Patient stories and insights related to medical mishaps can inspire and motivate work to enhance health care safety. This annual podcast series uses patient accounts of medical errors to collaboratively explore solutions with health care providers.
The Pennsylvania Patient Safety Authority is a long-established source of patient safety data analysis and application-focused commentary. Their publishing output aims to generate improvements in their state as well as throughout health care. This open-access publication replaces the quarterly Pennsylvania Patient Safety Advisory newsletter.
Cullen A. Uitgeverij van Brug: The Hague, The Netherlands; 2019. ISBN: 9789065232236.
Patient stories offer important insights regarding the impact medical errors have on patients and their families. This book shares the author's experience with medical error and spotlights how lack of transparency in European health care can contribute to avoidable process failures that result in patient harm.
Fitzsimons BT, Fitzsimons LL, Sun LR. Pediatrics. 2019;143(4):e20183458.
Rare diseases pose diagnostic challenges for physicians. This commentary offers insights from parents of a young child who died due to a delayed stroke diagnosis as well as from the patient's neurologist to raise awareness of childhood stroke and discuss the importance of partnership to heal from loss and advocate for improvement.
Miller K, Dastoli A. Int J Qual Health Care. 2018;30(8):654-657.
Medical error affects the lives of patients, families, and members of the care team. Discussing an error that resulted in the death of a young man, this commentary reviews how cognitive bias and misdiagnosis contributed to the incident and the impact of the patient's death on his family, friends, and the physician who made the mistake. The authors highlight the use of autopsy results to identify the error.
Bhise V, Meyer AND, Menon S, et al. Int J Qual Health Care. 2018;30(1):2-8.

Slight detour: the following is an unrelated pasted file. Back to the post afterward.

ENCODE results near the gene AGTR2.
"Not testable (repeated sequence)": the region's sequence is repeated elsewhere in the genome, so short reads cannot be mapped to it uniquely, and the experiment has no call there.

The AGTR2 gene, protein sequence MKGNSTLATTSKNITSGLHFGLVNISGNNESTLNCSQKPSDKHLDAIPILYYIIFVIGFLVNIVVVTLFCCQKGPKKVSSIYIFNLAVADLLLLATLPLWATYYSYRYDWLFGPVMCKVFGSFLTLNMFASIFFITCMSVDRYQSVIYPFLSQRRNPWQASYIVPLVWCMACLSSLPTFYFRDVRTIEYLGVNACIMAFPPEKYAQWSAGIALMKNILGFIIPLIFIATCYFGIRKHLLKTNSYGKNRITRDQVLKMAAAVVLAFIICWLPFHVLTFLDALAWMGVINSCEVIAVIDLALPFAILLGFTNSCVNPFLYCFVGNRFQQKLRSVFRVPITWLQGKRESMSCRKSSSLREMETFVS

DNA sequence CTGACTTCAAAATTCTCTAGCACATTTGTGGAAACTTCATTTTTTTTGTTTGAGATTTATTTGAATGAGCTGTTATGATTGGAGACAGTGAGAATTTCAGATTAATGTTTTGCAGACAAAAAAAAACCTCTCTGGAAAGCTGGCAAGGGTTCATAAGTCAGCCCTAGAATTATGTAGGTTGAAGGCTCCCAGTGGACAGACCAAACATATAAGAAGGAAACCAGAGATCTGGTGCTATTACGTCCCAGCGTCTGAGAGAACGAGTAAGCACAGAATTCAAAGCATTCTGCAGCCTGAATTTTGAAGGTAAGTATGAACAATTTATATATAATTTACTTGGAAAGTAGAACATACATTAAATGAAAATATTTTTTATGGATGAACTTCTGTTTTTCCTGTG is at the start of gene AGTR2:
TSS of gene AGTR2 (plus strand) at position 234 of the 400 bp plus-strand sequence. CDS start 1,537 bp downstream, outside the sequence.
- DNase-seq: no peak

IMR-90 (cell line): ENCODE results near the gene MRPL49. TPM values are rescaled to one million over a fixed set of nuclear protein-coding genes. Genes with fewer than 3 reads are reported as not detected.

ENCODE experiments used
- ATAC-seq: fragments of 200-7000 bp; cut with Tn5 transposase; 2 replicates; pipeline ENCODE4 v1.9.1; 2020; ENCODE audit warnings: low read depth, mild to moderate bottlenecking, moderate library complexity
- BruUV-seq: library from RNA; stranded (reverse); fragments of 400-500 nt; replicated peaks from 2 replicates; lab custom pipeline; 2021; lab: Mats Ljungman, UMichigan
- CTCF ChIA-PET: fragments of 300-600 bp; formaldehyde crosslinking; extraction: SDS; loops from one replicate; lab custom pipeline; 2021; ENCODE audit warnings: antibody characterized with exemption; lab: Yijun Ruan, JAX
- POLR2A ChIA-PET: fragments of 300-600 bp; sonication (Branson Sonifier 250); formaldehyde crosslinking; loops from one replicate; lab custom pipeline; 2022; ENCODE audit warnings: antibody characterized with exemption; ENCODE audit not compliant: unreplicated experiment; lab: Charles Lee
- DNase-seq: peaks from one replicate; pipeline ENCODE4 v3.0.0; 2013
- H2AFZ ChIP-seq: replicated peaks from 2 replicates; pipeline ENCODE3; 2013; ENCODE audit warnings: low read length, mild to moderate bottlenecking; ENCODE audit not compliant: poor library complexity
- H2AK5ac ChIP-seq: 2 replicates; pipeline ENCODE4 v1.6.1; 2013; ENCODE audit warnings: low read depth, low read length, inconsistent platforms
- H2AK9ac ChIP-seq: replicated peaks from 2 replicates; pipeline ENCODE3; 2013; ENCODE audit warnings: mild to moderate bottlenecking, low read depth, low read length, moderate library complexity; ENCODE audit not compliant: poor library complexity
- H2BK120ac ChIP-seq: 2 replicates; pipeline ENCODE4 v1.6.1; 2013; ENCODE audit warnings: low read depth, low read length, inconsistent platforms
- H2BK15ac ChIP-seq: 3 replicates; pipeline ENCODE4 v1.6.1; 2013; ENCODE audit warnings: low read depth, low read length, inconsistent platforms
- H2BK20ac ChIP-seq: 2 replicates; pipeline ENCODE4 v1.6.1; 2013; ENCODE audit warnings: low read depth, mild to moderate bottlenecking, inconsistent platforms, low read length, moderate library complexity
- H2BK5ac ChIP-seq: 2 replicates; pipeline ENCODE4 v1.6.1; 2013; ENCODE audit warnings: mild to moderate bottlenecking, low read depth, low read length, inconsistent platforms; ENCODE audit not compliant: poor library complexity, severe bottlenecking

Reducing diagnostic error is an area of increasing focus within patient safety. However, little is known about how patients perceive physician communication regarding diagnostic uncertainty. In this study, participants (parents of pediatric patients) were assigned to read one of three clinical vignettes each describing a different approach to a physician communicating diagnostic uncertainty; they were then asked to answer a questionnaire. Researchers found that explicit expression of diagnostic uncertainty by a physician was associated with negative perceptions of physician competence as well as diminished trust and satisfaction with care, whereas more implicit language was not. A past Annual Perspective highlighted some of the challenges associated with diagnostic error.
Southwick FS, Cranley NM, Hallisy JA. BMJ Qual Saf. 2015;24:620-9.
This study analyzed data from an internet-based reporting system that enabled patients and families to describe adverse events. Respondents reported missed and delayed diagnoses, treatment errors, procedural complications, health care–associated infections, and adverse drug events. Most participants did not experience prompt error disclosure but instead faced a denial of responsibility and secretive behavior, which they related to subsequent mistrust. To prevent adverse events, patients and family members suggested using systems approaches (such as universal handwashing and other infection control measures), improving care transitions between providers, ensuring supervision of trainees, and partnering with patients and families for shared decision-making. These findings underscore the importance of error disclosure, effective communication, and allowing patients to report adverse events in order to enhance safety.
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